Description. Three Women. (Mrs. Andrews, Mathilde and Josephine)

Description of Woman Number One.  “The woman had a young, graceful walk, a dark, shining crown of hair, and a beautiful face already tanned (unlike a Parisian’s) by the summer sun.  The child, unexceptional in any way, had thin, long legs, bristling red hair generally in disorder, and the attitude of a leashed terrier quivering to meet every challenge. Yet he aroused no feeling of like or dislike in Alexis until it became evident how jealously the boy made demands upon the mother. He could not bear for her to pause and speak to anyone without pulling irritably on her arm, and it seemed odd that the woman remained undisturbed by the boy’s possessiveness, smiling on him as frequently and tenderly as at an angel by her side.” Mrs. Andrews, Heart is a Masculine Noun, H. Burnett.

Description of Woman Number Two. “She seemed to him to be glowing from the memory of many whispered conversations with young men who had been anxious to touch her hand or her arm; she smiled and went on dreaming and her wide dark eyes grew soft with tenderness. She began to hum as she walked over to the window and stood there looking down at the street in the early winter night; and as Jeff went on watching her he kept resenting that she should have had such a good time at the party that he had found so dull.  She had left him alone a lot, but he had always remained aware of the admiration she aroused in the young men around her…  Mathilde tried to stop smiling, but her dark, ardent face still glowed with warmth as she stood there with her hands clasped in front of her.”  Mathilde, Rigmarole, M. Callaghan.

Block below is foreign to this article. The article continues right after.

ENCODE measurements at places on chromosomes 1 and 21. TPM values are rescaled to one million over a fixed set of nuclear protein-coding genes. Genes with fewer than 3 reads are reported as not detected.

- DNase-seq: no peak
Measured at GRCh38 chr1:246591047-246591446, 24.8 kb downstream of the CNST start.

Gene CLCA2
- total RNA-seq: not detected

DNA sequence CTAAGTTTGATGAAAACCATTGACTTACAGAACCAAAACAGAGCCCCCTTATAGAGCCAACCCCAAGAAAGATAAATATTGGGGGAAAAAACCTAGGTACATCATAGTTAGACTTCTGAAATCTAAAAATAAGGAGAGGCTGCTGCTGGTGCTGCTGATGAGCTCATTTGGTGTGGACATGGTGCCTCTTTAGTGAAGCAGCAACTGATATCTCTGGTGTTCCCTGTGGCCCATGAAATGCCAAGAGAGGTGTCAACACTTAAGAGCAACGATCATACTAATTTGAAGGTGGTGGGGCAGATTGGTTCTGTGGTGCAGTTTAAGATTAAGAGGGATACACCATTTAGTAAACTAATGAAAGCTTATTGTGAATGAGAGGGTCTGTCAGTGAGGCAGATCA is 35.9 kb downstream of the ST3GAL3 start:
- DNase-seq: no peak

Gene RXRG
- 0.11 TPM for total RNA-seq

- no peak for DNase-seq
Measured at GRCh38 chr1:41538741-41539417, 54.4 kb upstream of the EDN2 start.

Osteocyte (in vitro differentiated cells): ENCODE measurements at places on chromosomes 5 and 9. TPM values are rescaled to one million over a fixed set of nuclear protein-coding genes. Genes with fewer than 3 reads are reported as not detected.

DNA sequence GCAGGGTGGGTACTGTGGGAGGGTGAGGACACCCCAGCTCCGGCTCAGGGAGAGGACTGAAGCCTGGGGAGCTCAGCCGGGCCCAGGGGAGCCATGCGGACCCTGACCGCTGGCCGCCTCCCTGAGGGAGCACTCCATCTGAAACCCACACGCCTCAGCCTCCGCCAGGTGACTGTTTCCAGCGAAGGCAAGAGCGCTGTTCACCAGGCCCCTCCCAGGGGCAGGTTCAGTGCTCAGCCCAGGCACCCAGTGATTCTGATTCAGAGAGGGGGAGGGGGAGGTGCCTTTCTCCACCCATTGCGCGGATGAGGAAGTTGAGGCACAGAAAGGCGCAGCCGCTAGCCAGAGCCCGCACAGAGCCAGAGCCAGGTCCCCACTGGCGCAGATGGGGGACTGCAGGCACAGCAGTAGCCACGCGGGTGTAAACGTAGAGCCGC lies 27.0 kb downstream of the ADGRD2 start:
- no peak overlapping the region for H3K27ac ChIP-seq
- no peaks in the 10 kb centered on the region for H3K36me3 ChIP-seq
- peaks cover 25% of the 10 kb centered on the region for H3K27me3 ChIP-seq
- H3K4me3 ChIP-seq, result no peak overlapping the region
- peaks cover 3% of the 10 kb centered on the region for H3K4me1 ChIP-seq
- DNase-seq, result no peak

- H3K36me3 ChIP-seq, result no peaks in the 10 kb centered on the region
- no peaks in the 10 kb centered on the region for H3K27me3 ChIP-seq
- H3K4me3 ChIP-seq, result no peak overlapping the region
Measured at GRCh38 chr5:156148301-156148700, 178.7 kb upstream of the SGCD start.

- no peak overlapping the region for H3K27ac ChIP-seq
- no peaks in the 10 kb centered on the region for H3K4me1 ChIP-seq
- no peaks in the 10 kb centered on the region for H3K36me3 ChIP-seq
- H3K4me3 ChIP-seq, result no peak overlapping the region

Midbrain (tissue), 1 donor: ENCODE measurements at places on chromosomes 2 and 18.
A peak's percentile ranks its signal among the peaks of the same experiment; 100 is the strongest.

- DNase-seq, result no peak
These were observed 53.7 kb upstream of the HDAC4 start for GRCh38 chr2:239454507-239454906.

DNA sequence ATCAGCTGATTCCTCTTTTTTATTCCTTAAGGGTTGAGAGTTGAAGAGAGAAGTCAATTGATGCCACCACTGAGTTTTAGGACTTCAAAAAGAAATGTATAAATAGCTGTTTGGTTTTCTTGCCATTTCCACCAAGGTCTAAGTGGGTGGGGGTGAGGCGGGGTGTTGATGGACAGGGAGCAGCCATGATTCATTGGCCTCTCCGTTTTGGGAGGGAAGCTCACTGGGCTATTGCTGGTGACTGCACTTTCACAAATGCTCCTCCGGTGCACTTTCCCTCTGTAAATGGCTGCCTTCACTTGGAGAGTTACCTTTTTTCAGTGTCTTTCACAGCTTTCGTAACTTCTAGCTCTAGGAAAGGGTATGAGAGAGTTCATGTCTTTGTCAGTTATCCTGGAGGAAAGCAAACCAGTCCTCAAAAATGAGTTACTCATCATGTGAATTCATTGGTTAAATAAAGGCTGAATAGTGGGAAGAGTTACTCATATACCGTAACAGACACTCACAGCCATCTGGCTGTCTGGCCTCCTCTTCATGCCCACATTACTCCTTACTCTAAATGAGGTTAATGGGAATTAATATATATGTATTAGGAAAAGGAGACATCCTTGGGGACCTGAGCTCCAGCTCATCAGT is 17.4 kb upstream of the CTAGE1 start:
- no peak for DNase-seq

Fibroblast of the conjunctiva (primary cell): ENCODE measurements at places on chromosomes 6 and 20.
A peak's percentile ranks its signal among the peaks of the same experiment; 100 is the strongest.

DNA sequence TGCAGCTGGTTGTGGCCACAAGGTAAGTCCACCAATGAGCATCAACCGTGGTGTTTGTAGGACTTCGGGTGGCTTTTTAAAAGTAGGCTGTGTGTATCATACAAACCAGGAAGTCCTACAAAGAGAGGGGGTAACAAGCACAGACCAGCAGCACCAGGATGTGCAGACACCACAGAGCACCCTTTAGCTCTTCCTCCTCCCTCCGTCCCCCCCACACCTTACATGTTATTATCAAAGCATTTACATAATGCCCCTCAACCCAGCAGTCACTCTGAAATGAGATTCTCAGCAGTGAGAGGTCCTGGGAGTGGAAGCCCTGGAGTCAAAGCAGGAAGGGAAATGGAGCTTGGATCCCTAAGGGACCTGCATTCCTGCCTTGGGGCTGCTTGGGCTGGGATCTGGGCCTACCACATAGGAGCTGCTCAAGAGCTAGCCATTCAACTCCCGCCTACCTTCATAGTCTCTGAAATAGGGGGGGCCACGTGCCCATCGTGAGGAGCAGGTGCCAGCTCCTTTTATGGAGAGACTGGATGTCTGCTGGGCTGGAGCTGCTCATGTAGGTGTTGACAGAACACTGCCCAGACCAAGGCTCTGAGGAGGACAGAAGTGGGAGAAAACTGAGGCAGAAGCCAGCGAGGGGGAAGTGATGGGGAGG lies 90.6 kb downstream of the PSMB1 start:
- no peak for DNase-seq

Description of Woman Number Three. “She was a sub-editor at the publishing house. She was small, slender, dark haired French woman in her thirties and of an odd beauty –a mouth slightly too wide and too thin, her chin soft, almost receding, but with a smooth, caramel skin and dark eyes and dark eyebrows that Austin found appealing.” Josephine Belliard, The Womanizer, R. Ford.    

 

Reading This:

Quote: How do we re-create the emotional truth of an experience, and what leeway does the writer have?

http://www.latimes.com/entertainment/news/la-ca-david-ulin-20120219,0,1862704.story

Quote: D’Agata’s response, when he heard Fingal’s question? “It’s called art, dickhead.”

http://www.slate.com/articles/arts/books/2012/02/the_lifespan_of_a_fact_essayist_john_d_agata_defends_his_right_to_fudge_the_truth_.single.html